"Acafellas," written by Ryan Murphy, directed by John Scott.
Some of the issues with "Acafellas" couldn't be helped at the time - like how Dakota Stanley is coaching a lead-less Vocal Adrenaline, when later in the season it's helmed by Shelby Corcoran and fronted by Jesse St. James. Or the fact that Will claims he can't dance when he literally busts a move breakdancing five episodes later. Even just the fact that both Will and Finn threaten to quit Glee Club is tiring when you know that they, and a handful of others, are going to do it again and again. At the end of "Acafellas," Will claims that being a teacher is enough for him, and it's hard not to question that knowing that he's faced with a similar Dreams vs. Teaching scenario at the end of Season 2.
But it'd be wrong to fault "Acafellas" for these hiccups, because they weren't hiccups when it aired. Even so, there are some shortcomings in the episode as it stands - mainly to do with the writing.
The main writing issue is that "Acafellas" didn't seem to pay enough attention to itself and the episode it followed: "Showmance." Sure, Finn and Rachel reference their auditorium kiss and the fallout from it is apparent. Yes, Terri's still fake-pregnant, and Will's still making headway with the Glee kids, much to Sue's dismay. But the Acafellas also perform "I Wanna Sex You Up" at a school PTA meeting when just last episode, the Glee Club was told they were only allowed to sing songs from a strict school-appropriate list. What happened to that list? I wanna hear 99 Luftballons, dammit! But perhaps this is just a minor quibble. Still - knowing what's to come, this sort of continuity oversight is a rather ominous knell.
What "Acafellas" manages reasonably well is the storylines that directly relate to the theme of confidence. By the way - this the first episode of Glee's Collection of Episodes That Overtly State the Theme in Dialogue Enough Times to be Noticeable and/or Annoying! The "confidence" count: 8. "Guts" comes in second with 5, and "balls" only managed 1 shout-out... although, "grow a pair" was used and we all know what's inferred, so I think it's safe to say "balls" comes in at 2! Naturally.
Will's attempt to be in a boy band and show some guts worked well within the narrative, especially in that it tied to his relationship with fatherhood, and his own father in particular. Will's dad is one of the better-used guest characters through the episodes, and "Acafellas" frames itself nicely with the elder Mr. Schuester's character development. By episode's end, Will has inspired his dad to go back to law school and live his dream. And as for Will, he decided that teaching was enough for him, after helping Puck and Finn tackle choreography in terms they could understand.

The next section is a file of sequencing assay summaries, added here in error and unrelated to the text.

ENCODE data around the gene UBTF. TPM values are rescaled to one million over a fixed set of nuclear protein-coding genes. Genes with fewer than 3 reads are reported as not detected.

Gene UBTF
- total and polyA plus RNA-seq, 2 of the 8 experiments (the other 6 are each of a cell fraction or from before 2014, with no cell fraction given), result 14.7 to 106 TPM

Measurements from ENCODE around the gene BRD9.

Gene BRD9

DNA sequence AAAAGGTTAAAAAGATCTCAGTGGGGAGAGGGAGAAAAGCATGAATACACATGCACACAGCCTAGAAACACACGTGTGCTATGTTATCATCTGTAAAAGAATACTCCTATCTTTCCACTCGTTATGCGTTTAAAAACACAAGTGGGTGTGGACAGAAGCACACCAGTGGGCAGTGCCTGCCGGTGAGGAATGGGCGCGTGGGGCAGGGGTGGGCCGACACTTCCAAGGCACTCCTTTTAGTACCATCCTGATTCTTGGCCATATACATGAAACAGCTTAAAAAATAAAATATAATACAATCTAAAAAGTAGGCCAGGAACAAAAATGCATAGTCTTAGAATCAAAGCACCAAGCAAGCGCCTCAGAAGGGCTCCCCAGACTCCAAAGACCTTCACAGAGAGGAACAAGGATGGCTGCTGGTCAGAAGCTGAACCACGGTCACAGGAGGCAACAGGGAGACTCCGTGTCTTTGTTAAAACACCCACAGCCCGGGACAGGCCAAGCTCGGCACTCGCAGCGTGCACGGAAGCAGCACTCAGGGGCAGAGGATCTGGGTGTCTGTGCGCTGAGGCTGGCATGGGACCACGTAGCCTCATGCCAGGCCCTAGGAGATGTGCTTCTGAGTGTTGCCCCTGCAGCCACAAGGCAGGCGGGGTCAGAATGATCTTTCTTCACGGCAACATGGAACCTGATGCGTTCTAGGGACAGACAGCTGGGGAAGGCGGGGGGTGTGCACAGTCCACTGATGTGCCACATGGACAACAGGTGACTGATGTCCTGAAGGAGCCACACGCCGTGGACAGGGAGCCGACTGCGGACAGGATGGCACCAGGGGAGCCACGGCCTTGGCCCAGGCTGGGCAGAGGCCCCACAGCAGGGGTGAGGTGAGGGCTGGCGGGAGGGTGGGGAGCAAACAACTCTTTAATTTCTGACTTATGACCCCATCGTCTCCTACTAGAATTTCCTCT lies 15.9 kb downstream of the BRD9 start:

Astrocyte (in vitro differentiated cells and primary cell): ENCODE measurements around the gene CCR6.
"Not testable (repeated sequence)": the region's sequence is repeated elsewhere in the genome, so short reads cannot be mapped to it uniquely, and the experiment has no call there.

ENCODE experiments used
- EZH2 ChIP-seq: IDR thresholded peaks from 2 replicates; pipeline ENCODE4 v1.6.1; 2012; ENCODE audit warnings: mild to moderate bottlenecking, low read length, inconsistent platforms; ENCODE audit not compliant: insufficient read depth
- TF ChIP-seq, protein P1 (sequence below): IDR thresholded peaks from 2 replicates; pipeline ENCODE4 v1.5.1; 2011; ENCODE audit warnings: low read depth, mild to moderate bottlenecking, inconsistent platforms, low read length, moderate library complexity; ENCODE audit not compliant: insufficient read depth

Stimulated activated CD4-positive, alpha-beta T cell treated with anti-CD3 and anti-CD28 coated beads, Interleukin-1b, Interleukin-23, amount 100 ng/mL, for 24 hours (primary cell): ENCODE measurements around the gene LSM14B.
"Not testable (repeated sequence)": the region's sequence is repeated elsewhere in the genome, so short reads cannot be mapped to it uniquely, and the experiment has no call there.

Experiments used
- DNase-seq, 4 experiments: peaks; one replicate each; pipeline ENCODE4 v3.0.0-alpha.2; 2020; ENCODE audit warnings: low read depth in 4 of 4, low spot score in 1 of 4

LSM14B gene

The Glee Club as well deals with issues of confidence as a group. Sue attempts to impair the club by taking out their "shepherd" - she uses Quinn and Santana to plant the idea in Rachel's head that Mr. Schue can't choreograph well, and that they need to hire Dakota Stanley, show choir choreographer extraordinaire. This storyline is also done well, with Mr. Schue respectfully bowing out, Finn threatening to quit, and Rachel too focused on winning to realize what the Glee Club's strengths are. After raising enough money with a car wash (which... this is also a bit of a sticky plot point - if you can raise at least $8000 for Dakota Stanley, why does the Glee Club have such financial issues?) the kids find out that Dakota Stanley wants to kick half the members out of the club because they don't look a certain way. (And apparently, Artie's not trying hard enough at walking.) When everyone - except for the cheerleaders and Rachel, interestingly enough - walks out anyways, Rachel steps forward and fires Dakota Stanley. Because they're going to win on account of their differences.
This is a lovely concept to have introduced at this stage, because it lays out exactly what the Glee Club's strengths are. Before this, the plot always pointed out what the club's failings are, naturally, because they are the underdogs. But "Acafellas" presents the Glee Club's greatest asset in a single line of dialogue, and it's one of the few things that never gets old: seeing how these misfit kids embrace their differences and how they're rewarded for it.
It's interesting, though, that Rachel is the one to fire Dakota Stanley. It's a nice step on her arc, where she realizes that she's not willing to sacrifice her identity simply for a trophy. But what's interesting is that she is a character that needs to have that delineated. I mentioned earlier that she initially stands with the Cheerios, the school's villains, when it comes to standing by a changed Glee Club. Rachel, by design, is not so different from Sue and her minions, and the narrative (and her character) can only be bettered by putting Rachel in situations that force her to make a choice - especially when she chooses the traits that align with the show's message: teamwork and loyalty, authenticity and fairplay.